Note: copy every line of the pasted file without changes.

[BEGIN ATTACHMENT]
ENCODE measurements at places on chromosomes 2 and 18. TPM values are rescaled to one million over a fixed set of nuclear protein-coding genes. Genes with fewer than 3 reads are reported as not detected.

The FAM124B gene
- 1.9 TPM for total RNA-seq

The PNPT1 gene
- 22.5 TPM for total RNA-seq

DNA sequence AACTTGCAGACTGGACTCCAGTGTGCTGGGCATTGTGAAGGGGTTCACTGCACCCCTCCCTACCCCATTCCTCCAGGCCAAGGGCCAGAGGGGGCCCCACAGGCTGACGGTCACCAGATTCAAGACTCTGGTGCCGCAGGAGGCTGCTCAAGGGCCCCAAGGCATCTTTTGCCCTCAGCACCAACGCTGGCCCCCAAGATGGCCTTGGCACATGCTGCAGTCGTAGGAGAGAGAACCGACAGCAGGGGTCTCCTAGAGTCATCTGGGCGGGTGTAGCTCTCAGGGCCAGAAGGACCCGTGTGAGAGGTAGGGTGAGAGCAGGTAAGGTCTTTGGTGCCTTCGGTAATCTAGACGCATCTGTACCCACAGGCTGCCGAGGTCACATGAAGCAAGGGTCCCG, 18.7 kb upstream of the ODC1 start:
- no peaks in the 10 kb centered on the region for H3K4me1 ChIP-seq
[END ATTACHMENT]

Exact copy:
ENCODE measurements at places on chromosomes 2 and 18. TPM values are rescaled to one million over a fixed set of nuclear protein-coding genes. Genes with fewer than 3 reads are reported as not detected.

The FAM124B gene
- 1.9 TPM for total RNA-seq

The PNPT1 gene
- 22.5 TPM for total RNA-seq

DNA sequence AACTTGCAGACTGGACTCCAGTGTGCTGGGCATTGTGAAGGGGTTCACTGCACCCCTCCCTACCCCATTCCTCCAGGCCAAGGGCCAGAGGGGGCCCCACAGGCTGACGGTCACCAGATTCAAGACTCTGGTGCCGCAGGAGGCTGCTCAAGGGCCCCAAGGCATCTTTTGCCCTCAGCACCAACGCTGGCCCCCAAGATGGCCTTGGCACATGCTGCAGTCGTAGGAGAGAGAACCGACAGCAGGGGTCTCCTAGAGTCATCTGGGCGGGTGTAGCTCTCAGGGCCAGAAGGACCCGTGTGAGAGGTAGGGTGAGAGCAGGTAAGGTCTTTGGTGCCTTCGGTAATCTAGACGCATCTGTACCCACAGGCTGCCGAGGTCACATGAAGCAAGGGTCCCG, 18.7 kb upstream of the ODC1 start:
- no peaks in the 10 kb centered on the region for H3K4me1 ChIP-seq